Open Office Layouts May Be Making Workers Sick

Open Office Layout

February 26, 2014

Despite growing in popularity, open office layouts may not be all that they are cracked up to be. A growing body of research has highlighted the negative effects of open offices and a recent study gives us yet another reason to not like them -- they could be making employees sick.

As reported by The Wall Street Journal, researchers from Stockholm University studied 1,852 workers in seven different office layouts. The layouts varied from private offices, spaces housing two or three employees, and open offices with more than 24 employees to "flex-offices" where employees were not assigned to specific workstations.

Employees were asked to report how often they took short and long sick leave in the past year. Short sick leave was defined as a week or less, while long sick leave was more than a week. The researchers found that those in small, medium and large open office layouts reported taking more short sick leave than those who had private offices. Workers with 4 to 9 people per room and workers in open offices with 24 people or more were most likely to take a few days off from work.

The researchers hypothesized that open offices were detrimental to people's health for two possible reasons: open offices can increase the spread of germs and bacteria or increased environmental stressors such as noise and other disruptions.

The New Yorker pointed out that about 70 percent of all offices now have open floor layouts. The open office was first conceived in the 1950s by a team from Hamburg, Germany. The idea was that the open layout helped facilitate communication and the flow of creativity. A growing body of research, however, suggests that open offices actually do more harm than good. For example, two different studies -- one in 1997 and the other in 2011 -- found that employees in open offices experienced more stress due to uncontrolled interactions and decreased productivity, concentration and motivation. This was particularly true for more senior employees, who are likely to experience more uncontrolled interactions in open floor layouts.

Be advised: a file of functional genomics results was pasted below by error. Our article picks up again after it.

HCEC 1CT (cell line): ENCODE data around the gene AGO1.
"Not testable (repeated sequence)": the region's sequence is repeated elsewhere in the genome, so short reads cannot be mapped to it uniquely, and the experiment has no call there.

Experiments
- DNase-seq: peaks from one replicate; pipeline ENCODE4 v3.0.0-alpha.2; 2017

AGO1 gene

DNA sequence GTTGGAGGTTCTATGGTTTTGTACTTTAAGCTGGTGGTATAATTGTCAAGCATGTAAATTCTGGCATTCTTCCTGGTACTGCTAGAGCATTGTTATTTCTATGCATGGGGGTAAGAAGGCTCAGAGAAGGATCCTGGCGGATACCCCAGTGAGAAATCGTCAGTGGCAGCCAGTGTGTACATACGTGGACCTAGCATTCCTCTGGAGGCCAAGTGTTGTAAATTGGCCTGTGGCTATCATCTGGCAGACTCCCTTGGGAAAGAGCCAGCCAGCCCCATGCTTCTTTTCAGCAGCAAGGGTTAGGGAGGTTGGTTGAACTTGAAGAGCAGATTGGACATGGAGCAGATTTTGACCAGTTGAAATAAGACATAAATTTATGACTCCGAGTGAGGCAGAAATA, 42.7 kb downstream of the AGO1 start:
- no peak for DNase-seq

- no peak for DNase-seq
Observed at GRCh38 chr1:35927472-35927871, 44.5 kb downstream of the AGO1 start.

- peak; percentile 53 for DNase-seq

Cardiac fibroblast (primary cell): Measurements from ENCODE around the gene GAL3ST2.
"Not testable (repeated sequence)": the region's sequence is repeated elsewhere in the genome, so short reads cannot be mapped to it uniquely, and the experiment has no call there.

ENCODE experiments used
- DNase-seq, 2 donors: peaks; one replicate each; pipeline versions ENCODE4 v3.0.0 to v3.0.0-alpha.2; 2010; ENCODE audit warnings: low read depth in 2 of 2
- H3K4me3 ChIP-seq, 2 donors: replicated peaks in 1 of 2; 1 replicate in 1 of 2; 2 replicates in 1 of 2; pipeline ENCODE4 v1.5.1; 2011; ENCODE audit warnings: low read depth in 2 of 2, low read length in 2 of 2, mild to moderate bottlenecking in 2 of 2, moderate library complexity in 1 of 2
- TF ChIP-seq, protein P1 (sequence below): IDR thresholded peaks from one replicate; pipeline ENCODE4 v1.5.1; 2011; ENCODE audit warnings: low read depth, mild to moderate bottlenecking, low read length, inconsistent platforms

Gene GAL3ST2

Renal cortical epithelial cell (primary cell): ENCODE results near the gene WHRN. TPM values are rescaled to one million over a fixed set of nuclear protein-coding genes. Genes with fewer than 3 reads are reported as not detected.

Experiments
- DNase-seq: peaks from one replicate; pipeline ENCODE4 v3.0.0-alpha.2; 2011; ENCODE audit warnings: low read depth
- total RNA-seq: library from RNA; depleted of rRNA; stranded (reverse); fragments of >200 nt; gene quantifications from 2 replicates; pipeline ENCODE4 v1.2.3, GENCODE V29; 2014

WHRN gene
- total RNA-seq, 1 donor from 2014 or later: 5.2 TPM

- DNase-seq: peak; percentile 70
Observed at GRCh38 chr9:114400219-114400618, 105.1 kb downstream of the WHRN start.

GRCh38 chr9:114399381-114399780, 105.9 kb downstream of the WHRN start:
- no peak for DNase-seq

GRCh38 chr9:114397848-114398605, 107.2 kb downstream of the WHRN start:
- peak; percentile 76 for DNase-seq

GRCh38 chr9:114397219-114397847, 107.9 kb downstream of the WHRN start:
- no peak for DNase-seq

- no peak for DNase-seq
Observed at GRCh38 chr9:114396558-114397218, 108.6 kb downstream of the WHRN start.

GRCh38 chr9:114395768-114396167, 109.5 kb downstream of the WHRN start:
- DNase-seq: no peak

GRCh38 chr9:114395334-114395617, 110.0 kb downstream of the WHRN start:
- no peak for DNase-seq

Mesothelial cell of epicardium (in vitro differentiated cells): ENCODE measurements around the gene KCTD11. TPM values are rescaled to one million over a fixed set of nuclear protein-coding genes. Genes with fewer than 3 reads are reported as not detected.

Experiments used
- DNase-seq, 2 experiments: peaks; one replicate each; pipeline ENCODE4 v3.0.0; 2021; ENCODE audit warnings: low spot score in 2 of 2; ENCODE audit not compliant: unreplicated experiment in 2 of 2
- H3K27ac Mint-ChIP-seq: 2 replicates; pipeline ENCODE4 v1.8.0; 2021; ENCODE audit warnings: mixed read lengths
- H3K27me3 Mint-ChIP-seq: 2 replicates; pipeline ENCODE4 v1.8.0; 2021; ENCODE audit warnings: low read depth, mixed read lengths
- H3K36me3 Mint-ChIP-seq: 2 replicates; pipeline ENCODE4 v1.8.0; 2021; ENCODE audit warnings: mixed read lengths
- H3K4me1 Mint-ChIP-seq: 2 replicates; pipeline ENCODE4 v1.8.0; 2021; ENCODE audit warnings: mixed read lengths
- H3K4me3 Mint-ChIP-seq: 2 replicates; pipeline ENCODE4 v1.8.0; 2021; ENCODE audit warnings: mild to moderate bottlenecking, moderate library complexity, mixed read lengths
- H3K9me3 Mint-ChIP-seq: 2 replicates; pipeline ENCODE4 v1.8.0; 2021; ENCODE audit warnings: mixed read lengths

Another study conducted in 2005 found that when employees did not have the ability to change the way things looked, adjust lighting and temperature or choose how to conduct meetings, morale and performance also suffered.

"Physical barriers have been closely linked to psychological privacy, and a sense of privacy boosts job performance. Open offices also remove an element of control, which can lead to feelings of helplessness," wrote The New Yorker.

Increased environmental noise, such as distant conversations or laughter, can also be problematic. A Cornell University study found that clerical workers who were exposed to open office noise for three hours had increased levels of adrenaline, the hormone associated with the body's fight-or-flight response. The study also found that workers in noisy open offices made fewer ergonomic adjustments, which caused increased physical strain. Even younger workers, who are accustomed to multitasking and value the socializing aspect of open offices, were stressed by office noise, according to a separate 2012 study.

"Regardless of age, when we're exposed to too many inputs at once -- a computer screen, music, a colleague's conversation, the ping of an instant message -- our senses become overloaded, and it requires more work to achieve a given result," wrote The New Yorker.

While there might not be a solution for noise and interruptions, The Wall Street Journal noted that some furniture companies are trying to keep open office workers healthy by designing furniture that kills certain bacteria. Anti-germ furniture is still in development, however, so until then, employees should make sure to wash their hands.

Compiled by Heidi M. Agustin


"Office design's impact on sick leave rates,", January 27, 2014, Christina Bodin Danielsson, Holendro Singh Chungkham, Corenella Wulff, Hugo Westerlund,

"Study: Open Offices Are Making Us All Sick,", February 25, 2014, Rachel Feintzeig,

"The Open-Office Trap,", January 7, 2014, Maria Konnikova,

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